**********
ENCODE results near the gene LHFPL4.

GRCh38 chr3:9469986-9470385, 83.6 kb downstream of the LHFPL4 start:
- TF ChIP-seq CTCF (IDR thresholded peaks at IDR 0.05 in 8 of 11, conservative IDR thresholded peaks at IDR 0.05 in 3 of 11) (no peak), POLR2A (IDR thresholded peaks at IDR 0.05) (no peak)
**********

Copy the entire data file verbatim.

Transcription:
ENCODE results near the gene LHFPL4.

GRCh38 chr3:9469986-9470385, 83.6 kb downstream of the LHFPL4 start:
- TF ChIP-seq CTCF (IDR thresholded peaks at IDR 0.05 in 8 of 11, conservative IDR thresholded peaks at IDR 0.05 in 3 of 11) (no peak), POLR2A (IDR thresholded peaks at IDR 0.05) (no peak)